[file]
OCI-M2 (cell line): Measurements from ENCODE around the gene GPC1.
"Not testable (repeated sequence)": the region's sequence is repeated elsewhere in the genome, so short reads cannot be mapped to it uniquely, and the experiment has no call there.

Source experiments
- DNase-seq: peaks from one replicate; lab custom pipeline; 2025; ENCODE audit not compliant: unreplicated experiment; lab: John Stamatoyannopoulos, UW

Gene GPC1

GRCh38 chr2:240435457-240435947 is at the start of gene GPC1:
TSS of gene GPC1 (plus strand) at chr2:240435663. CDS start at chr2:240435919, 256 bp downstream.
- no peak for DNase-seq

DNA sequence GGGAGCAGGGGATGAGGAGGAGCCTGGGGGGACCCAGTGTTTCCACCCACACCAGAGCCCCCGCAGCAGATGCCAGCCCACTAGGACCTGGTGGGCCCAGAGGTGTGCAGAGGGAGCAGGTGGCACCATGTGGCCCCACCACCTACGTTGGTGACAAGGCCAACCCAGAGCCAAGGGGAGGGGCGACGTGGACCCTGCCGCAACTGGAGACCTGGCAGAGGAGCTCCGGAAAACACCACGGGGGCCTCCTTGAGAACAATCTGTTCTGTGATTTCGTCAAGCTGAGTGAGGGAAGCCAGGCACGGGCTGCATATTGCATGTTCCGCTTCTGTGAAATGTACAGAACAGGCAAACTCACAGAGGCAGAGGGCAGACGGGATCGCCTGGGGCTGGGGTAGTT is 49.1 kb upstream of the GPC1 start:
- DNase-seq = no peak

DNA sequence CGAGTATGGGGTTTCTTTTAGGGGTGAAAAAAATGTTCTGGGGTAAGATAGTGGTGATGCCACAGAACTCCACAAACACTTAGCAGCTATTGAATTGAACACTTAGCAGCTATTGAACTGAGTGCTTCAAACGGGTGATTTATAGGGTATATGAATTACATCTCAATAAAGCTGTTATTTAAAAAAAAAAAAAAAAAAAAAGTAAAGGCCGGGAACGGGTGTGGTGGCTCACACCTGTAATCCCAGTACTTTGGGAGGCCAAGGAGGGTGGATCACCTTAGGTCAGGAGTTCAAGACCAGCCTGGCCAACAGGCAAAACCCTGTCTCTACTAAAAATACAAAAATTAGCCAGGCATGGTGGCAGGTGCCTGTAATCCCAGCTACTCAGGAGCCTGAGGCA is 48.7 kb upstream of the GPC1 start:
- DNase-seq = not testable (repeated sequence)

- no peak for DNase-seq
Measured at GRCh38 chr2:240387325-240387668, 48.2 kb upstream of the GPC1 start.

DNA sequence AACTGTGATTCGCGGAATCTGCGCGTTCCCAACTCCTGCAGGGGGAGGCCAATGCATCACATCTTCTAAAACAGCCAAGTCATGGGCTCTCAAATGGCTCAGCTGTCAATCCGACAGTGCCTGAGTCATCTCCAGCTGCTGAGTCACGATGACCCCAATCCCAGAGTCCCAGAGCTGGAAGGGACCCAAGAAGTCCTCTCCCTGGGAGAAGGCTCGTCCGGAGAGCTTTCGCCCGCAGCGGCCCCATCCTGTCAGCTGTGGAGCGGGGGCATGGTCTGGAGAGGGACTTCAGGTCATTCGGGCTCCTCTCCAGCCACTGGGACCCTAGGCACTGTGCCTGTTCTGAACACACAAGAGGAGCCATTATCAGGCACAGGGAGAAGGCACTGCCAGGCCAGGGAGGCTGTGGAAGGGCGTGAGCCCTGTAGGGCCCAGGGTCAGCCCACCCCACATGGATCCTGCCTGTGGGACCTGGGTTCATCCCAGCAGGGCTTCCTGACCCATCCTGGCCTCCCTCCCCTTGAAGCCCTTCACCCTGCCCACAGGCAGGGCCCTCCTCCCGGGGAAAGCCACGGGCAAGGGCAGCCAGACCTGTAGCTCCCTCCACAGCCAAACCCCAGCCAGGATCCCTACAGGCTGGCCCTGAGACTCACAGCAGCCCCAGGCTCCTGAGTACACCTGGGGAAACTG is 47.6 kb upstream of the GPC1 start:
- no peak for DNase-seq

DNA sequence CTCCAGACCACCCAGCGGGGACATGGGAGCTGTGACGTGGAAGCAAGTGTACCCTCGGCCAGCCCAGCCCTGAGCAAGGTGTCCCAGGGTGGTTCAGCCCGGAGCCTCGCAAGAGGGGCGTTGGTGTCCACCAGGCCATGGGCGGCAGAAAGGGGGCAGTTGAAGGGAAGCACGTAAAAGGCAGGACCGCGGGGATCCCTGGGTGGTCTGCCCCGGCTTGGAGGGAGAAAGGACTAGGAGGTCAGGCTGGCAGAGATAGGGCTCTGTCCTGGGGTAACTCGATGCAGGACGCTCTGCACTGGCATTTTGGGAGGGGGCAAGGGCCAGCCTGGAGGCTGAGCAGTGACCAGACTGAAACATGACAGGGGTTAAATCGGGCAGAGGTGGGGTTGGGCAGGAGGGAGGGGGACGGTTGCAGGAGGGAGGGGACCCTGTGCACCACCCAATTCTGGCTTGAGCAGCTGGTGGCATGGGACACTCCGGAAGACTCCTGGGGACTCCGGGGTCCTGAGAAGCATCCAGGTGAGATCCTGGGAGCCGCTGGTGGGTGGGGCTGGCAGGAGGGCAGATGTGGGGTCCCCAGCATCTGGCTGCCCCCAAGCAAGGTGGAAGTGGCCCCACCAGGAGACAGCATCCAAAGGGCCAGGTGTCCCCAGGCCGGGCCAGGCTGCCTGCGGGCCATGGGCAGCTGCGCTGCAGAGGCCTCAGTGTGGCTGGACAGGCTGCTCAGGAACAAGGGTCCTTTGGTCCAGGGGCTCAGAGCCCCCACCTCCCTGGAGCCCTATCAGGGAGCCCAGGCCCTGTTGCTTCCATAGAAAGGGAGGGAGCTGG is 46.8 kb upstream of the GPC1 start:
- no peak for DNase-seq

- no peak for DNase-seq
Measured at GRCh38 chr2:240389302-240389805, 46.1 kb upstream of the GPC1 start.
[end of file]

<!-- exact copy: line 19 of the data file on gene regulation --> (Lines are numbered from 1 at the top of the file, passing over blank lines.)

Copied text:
- no peak for DNase-seq